As part of this US policy of the ‘toleration’ of fascism as long as it was aimed at Communist China, a new mythology surrounding the Japanese martial arts was concocted for Westerners to unquestioningly accept. The distinctly ‘fascistic’ elements of Japanese racism – defined as ‘fighting spirit’ – was imported into the West as being both ‘transcendent’ and ‘spiritual’ – and presented as an example to be followed by those Westerners interested in the practice of Japanese martial arts. Overnight a number of serving or ex-serving US Servicemen sprang-up in the US wearing the white ‘gi’ and black belts around their middle. Their stories were all suspiciously similar, but in those pre-internet times, very difficult to verify for the ordinary person. The US government would have the world believe that representatives of a nation drunk on anti-European racism (the Japanese of WWII), whilst being humiliated and thoroughly dominated by an equally racially motivated US invasion force, would meet cordially a couple of times a week with representatives of the USA, and teach these invaders the ‘secrets’ of the martial arts that racist Japanese believed imbued the essence of the people of Japan! This is how the US re-vitalised Japanese fascism, and successfully introduced it peacefully into the Western world, as a means to propagate an enhanced ‘anti-Chinese racism’. Many of these martial biographies of US Servicemen follow a script that states that militaristic ‘jitsu’ (術) martial arts were replaced with spiritualised ‘do’ (道) martial arts. This is a fallacy with no grounding in cultural fact. The Chinese character ‘柔’ (shu4) refers to a skill, method, or art. This term is used throughout China to refer to all kinds of ‘spiritualised’ martial arts, and does not necessarily refer to only ‘fighting’ arts divorced from spirituality, as all Chinese martial arts retain their combat effectiveness whilst conveying health, fitness and mental discipline. The Chinese character ‘道’ (dao4) also refers to a method or an art (as does ‘shu’), but implies an over-arching and guiding doctrine. The point is that ‘shu’ can also imply a ‘doctrine’, and therefore the dichotomy in early US martial arts biographies set in post-WWII Japan does not make sense. In China, as Japan all ‘shu’ are ‘dao’ and all ‘dao’ are ‘shu’ – there is no real difference other than in the misinformed imaginations of Western agitators. This justification for Americans to embrace the fascistic martial arts of their former enemy, is a fallacy.
When the ‘Chinese’ Bruce Lee rose to prominence throughout the Western world in the early 1970’s, the US government countered this ‘Chinese’ martial threat with the spreading of Japanese martial arts schools to the UK and Europe. It was a Cold War policy that saw national governments spontaneously ‘inviting’ Japanese martial arts masters to live in Europe as something akin to the status of a diplomat. Schools opened everywhere and in those days taught unsuspecting Western students in the militarised Japanese language (i.e. the fascist Japanese language of WWII). Vast martial networks sprang-up around Europe run in a fascistic, hierarchical fashion by Japanese nationals, who were literally being ‘worshipped’ by their ‘new’ Western audience. In the late 1970’s, this bubble began to burst when President Richard Nixon visited China in 1972, and then President Jimmy Carter formally recognised Communist China as a legitimate regime in January 1979, withdrawing recognition from Taiwan. This is why the extensive and homogenised (and anti-Chinese) ‘Japanese’ martial arts scene diminished and collapsed in the 1980’s – never to re-emerge in the same context again in the West.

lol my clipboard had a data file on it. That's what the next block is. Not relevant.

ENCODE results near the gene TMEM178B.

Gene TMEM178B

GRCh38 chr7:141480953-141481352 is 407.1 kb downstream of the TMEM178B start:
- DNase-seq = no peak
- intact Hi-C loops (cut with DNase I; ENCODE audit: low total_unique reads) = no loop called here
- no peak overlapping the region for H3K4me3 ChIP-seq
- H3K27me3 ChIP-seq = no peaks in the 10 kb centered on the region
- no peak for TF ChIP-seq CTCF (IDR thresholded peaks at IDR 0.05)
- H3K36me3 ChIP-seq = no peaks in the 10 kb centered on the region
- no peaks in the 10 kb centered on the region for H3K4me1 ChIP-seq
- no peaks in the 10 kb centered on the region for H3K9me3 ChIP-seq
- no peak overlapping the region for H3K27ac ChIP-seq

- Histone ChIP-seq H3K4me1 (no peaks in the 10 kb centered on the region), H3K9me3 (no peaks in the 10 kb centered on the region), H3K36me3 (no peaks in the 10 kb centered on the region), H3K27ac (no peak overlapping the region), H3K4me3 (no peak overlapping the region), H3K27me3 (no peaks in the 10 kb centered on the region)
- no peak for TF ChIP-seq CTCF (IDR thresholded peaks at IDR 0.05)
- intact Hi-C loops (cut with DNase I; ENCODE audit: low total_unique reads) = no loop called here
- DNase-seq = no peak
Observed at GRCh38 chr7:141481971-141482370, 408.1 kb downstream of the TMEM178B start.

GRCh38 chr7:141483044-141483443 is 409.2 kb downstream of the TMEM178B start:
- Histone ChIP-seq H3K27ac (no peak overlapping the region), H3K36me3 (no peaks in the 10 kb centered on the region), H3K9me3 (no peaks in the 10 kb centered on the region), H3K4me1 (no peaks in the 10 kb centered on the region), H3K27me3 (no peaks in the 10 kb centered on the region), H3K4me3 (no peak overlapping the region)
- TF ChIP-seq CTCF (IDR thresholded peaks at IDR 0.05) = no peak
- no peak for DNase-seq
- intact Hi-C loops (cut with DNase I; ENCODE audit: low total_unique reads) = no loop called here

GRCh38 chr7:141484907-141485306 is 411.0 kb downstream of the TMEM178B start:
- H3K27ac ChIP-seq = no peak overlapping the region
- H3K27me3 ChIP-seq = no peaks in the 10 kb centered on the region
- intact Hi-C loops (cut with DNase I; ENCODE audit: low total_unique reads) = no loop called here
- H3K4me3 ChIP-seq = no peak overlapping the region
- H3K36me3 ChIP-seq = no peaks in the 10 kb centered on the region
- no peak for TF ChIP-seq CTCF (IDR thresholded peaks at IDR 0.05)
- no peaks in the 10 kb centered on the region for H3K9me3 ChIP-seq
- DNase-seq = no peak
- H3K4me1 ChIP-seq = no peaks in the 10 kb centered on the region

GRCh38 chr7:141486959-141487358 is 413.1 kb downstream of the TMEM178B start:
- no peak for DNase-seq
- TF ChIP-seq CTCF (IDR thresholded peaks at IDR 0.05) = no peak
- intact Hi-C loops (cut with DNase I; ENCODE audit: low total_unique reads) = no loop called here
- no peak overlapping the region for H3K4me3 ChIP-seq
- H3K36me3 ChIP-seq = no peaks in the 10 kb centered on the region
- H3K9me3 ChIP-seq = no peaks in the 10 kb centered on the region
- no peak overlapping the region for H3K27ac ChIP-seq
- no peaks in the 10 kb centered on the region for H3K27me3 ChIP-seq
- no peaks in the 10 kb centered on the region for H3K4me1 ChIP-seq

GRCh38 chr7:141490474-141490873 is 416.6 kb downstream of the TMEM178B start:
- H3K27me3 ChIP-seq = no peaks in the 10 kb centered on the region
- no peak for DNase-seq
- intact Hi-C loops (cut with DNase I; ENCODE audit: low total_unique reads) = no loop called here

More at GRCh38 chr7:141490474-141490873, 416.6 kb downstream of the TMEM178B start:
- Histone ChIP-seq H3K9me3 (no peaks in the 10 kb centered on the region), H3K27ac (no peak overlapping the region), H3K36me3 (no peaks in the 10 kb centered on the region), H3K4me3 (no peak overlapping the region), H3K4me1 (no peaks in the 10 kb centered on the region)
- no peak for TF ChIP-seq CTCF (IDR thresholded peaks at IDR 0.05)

The anti-Chinese racism that accompanied the embracing of Japanese martial fascism, depicted the Chinese people as anti-social, secretive, and the ‘enemy within’, whose martial arts were ‘inferior’ to those of Japan. Even the BBC in 1980, got in on the pro-Japanese fascism bandwagon, through its series ‘The Way of the Warrior’ which avoided and/or demonised Mainland China, whilst focusing on the largely incomplete martial lineages of the pro-American Taiwan. (The BBC never even bothered to explore the martial-rich British colony of Hong Kong at the time). One episode featured Nippon Shorinji Kempo – founded by the politically rightwing So Doshin [宗道臣] (1911-1980) – who claimed that whilst being a member of the Japanese Imperial Army (that had invaded, brutalised and murdered the Chinese people), he studied Daoism and Shaolin gongfu with Chinese masters (and inherited a Chinese Shaolin lineage). Indeed, So Doshin claimed that his art – despite not looking like anything like ‘Shaolin’ in China, was in fact the ‘real’ Shaolin martial art. The BBC showed former Japanese soldiers (now embittered old men) worshipping at the shrine of So Doshin, making their Japanese nationalism (and racism) clear for all to see. Nippon Shorinji Kempo is nothing but a militarised Japanese cult, mimicking the Chinese martial culture of the people they had killed in the millions in China. In fact, Don Draeger, in one of his books about Japanese martial arts (Modern Bujutsu & Budo Vol. III), states that in 1972 (the year of Nixon’s visit to China), Chinese pressure groups (probably with PRC backing) took So Doshin to a Court in Japan, and legally ‘proved’ that So Doshin had never trained with any Chinese masters, and that no Chinese masters would have taught a brutal and murderous enemy such as So Doshin. The Japanese Court ruled in favour of the Chinese pressure groups and So Doshin was ordered to change the name of his organisation to make clear it was not ‘Chinese’ – he did this by simply adding ‘Nippon’ (i.e. ‘Japan’). (The Wikipedia-page retains the original So Doshin Do myth and mentions nothing of the Court case, or of Don Draeger’s work exposing Doshin as a fraud). Obviously the rightwing So Doshin was part of the US anti-China policy that spread racist Japanese martial arts around the world. Finally, many Western groups of martial artists committed to Japanese controlled martial arts have complained of ‘racist’ treatment from their Japanese over-lords. This has included the ‘ignoring’ of highly ranked Europeans being ‘ignored’ and instead replaced by lower-ranked ethnic Japanese practitioners. This has led to the implosion of many of these Japanese schools and societies, which have subsequently become ‘independent’ of Japanese control.